Estimated vibration effects from Piling and Tunnel Boring Machine transit on breeding birds
by Victoria Rastelli, Acoustic Engineer, Norman Disney & Young, A Tetra Tech Company
A Construction Noise and Vibration assessment carried out by Victoria Rastelli of the NDY Acoustics team in Auckland had to consider the Sustainable – Ecological impact on breeding birds in the area resulting from the works on the Milldale Wastewater Tunnel project, an important urban services development project.
The works involve the installation of a new tunnel that connects the suburban development to the west of SH1 to the existing sewage east of Arran Drive. This include constructing 7 shafts for access to a depth of up to 18.5m and the driving of a Tunnel Boring Machine (TBM) between the shaft locations underground along Millwater Parkway, Silverdale, Auckland.
The purpose of the Construction Noise and Vibration Management Plan to enable the works was to protect the residential communities from adverse noise and vibration affectation and comply with the Auckland Unitary Plan rules, however new non-human and very important neighbours had to also be considered in this project.
Ecological effects of this construction on the surroundings was of great concern. Near the works site there is a small to medium sized estuary consisting of mudflats, mangrove edges and saltmarsh fringes, catalogued as a Significant Ecological Area (SEA) containing ecosystem type considered to be of high value.
This ecosystem provides foraging and nesting habitat for several threatened or high risk coastal wetland bird species including the banded rail (Gallirallus philippensis assimilis), potentially the marsh crake (Botaurus poiciloptilus) both listed as At Risk – Decliningand the Australasian bittern (Botaurus poiciloptilus) which is Threatened – Nationally Critical.
Ecologists on the team have raised the issue of potential effects onto nesting wetland birds by noise and vibration levels from the construction activities proposed. In the absence of information on the bird’s sensitivity to vibration, a precautionary approach was taken. The aim was to precisely identify and map affected zones for vibration in each shaft and tunnel section.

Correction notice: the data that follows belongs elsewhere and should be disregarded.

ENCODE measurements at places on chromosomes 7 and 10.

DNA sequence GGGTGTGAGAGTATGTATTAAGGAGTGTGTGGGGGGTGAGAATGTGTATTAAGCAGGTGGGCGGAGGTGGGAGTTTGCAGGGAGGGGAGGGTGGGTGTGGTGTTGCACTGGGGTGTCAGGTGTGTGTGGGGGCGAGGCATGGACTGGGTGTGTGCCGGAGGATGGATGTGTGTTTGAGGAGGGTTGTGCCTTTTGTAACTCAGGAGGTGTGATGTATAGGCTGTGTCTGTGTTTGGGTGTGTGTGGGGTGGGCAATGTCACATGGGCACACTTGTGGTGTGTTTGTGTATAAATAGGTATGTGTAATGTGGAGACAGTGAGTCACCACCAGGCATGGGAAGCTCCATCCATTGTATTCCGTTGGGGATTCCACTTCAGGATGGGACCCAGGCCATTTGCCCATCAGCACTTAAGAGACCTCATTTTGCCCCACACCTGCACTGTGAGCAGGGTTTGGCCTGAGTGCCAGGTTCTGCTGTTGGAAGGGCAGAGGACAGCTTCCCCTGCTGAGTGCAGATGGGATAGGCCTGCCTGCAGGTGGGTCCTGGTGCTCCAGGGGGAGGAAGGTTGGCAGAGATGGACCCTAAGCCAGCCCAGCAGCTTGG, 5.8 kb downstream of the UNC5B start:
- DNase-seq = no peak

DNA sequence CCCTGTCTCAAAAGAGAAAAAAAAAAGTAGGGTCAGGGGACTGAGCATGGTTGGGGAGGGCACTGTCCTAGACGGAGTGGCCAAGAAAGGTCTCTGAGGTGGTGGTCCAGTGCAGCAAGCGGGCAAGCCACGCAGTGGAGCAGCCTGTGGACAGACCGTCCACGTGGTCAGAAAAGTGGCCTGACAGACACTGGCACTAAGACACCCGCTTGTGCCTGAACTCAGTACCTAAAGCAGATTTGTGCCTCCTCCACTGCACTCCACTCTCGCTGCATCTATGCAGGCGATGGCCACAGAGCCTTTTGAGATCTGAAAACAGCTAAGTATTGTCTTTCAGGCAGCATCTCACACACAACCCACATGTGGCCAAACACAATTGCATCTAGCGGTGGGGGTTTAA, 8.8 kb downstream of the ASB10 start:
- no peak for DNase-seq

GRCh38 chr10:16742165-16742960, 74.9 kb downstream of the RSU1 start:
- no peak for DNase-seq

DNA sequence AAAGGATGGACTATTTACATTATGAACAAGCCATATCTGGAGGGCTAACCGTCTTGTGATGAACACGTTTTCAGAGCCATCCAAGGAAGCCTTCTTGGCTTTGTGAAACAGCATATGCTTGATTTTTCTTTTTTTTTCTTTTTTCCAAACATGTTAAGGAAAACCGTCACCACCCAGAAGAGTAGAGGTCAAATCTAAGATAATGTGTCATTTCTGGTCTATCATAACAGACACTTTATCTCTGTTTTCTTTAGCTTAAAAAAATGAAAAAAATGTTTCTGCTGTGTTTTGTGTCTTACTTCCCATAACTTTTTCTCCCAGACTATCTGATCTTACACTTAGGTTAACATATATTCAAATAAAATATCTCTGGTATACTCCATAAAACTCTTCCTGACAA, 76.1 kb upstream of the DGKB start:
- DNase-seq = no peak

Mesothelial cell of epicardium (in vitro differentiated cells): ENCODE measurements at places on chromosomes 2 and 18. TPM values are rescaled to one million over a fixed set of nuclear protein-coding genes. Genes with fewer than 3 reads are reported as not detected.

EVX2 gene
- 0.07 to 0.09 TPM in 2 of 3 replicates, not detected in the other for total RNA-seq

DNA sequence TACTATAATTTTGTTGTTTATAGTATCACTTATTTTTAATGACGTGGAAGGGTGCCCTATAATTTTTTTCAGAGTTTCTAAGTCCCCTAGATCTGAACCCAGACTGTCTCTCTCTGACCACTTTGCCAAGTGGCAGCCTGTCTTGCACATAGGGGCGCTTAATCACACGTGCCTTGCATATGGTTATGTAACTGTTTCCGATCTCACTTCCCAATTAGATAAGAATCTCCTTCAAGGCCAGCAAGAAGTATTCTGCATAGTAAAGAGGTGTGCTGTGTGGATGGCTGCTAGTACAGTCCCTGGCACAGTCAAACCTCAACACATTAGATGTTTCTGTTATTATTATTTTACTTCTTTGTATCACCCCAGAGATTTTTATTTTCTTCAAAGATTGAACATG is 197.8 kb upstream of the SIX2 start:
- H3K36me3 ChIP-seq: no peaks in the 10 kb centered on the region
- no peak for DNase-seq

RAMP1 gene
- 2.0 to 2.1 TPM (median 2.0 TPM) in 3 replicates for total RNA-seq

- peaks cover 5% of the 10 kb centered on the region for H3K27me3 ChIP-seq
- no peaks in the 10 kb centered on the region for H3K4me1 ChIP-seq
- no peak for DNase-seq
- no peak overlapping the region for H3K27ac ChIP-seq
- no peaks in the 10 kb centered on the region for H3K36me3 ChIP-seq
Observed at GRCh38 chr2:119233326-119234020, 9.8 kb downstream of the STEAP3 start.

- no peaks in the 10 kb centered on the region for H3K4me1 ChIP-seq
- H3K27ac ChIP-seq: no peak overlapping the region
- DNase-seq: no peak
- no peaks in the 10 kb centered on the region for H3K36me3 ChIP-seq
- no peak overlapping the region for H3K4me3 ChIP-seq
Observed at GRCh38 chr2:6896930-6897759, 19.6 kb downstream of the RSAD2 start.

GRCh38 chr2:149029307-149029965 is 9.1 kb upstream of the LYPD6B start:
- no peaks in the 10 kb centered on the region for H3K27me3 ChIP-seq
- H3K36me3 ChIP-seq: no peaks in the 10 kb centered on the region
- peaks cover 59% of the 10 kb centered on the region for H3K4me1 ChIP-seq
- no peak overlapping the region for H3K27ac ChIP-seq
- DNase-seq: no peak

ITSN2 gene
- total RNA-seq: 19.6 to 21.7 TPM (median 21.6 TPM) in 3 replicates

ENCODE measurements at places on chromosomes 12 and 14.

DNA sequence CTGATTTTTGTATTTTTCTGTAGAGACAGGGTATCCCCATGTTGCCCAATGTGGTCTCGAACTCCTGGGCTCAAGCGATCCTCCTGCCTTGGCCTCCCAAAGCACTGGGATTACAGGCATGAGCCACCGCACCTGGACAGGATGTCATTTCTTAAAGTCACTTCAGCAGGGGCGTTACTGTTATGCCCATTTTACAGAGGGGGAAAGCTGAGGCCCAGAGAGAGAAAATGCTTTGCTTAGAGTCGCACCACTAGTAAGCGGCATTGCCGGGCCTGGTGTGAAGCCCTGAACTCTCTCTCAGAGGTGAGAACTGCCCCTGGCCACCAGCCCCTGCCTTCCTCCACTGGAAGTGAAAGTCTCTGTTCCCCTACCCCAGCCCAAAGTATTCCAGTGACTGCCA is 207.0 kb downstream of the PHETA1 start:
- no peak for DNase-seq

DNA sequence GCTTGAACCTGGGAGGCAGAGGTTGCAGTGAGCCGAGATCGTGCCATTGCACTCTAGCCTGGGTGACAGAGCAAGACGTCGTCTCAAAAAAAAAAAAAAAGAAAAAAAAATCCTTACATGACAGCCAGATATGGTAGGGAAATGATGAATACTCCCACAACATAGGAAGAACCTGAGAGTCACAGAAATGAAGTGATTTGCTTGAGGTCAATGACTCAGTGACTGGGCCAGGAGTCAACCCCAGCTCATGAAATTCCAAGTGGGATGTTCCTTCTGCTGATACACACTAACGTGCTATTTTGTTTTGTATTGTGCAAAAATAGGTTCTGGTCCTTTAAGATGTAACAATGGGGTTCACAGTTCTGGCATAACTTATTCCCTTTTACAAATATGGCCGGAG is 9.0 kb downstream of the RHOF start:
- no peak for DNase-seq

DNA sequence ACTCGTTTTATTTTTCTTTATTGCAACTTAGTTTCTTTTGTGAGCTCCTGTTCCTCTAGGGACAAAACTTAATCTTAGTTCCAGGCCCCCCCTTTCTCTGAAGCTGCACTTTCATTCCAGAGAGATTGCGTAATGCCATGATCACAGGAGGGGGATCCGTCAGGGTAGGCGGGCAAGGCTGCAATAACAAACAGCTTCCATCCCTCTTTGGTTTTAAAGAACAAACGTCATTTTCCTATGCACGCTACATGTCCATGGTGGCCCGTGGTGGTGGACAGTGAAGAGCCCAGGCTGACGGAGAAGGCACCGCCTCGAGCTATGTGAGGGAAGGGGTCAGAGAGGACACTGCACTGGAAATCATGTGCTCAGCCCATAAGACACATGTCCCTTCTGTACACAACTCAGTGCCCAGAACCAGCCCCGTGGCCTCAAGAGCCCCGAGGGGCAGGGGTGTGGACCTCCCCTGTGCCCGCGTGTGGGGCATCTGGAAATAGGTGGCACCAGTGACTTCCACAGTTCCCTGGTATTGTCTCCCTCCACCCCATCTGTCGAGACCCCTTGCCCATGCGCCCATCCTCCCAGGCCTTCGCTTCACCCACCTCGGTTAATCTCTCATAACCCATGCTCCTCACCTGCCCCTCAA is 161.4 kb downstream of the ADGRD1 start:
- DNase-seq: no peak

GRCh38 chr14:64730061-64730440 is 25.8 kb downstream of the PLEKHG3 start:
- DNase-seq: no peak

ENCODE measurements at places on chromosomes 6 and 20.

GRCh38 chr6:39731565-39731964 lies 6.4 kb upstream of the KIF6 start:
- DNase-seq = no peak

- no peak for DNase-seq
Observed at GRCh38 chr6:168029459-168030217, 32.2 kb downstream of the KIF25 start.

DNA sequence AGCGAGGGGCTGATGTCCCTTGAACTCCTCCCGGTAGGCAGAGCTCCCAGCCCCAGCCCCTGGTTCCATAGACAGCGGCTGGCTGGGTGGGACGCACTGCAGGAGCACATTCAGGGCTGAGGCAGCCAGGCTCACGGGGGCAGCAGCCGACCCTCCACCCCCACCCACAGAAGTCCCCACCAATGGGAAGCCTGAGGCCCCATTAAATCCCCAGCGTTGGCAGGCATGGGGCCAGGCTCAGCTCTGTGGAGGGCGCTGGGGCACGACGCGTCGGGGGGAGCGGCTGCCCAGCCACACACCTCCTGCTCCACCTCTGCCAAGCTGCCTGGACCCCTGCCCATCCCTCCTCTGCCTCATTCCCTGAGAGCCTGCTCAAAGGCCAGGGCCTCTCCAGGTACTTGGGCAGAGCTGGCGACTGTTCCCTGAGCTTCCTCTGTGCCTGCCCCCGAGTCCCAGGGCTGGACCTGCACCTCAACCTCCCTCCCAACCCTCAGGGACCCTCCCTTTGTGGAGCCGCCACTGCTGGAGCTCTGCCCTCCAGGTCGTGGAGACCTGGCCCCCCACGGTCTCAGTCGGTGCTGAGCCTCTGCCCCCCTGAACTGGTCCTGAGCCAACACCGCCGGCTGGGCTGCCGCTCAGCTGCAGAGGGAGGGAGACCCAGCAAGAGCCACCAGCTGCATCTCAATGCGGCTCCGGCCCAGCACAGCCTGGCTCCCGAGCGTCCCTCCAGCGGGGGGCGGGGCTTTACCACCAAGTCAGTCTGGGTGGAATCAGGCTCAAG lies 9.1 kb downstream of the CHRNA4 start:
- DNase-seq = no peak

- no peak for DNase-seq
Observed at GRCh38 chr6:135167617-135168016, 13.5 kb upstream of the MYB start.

To address this task, Victoria Rastelli had assessed the vibration levels arising from the two most onerous activities to be conducted in each shaft and section of the tunnel, which were piling and TBM transit. This review was carried out using not only theoretical equations to predict vibration levels, as per the British Standards (BS 5228 – 2:2009), but also including results from published articles of vibration measurement and prediction with field data collated for similar kind of equipment, construction methodologies and type of soils (Hiller, David, 2011, Proceedings of Acoustics 2011, Paper Number 5. Acoustics, Arup, Manchester, England).
The final product was a more precise plan, using the agreed vibration limits criteria for humans, to identify conservative impact zones of 16 m radii from each centerline in each pit and 10 m width channel from the transit centerline between the first and last pit.
Ecologists will use this information to search and relocate any nesting birds within the affected zones to avoid potentially adverse vibration effects on important species.
This is a very interesting example of the engineering excellence and collaboration between our acoustic engineers and other disciplines to manage, in a Sustainable, way the impacts of construction, for the greater good of assuring that the future generations will enjoy this now endangered wildlife.
Just as known in the Brundtland Report “Our Common Future”, this is a perfect example of applying a Development “that meets the needs of the present without compromising the ability of future generations to meet their own needs” (Our Common Future,1987).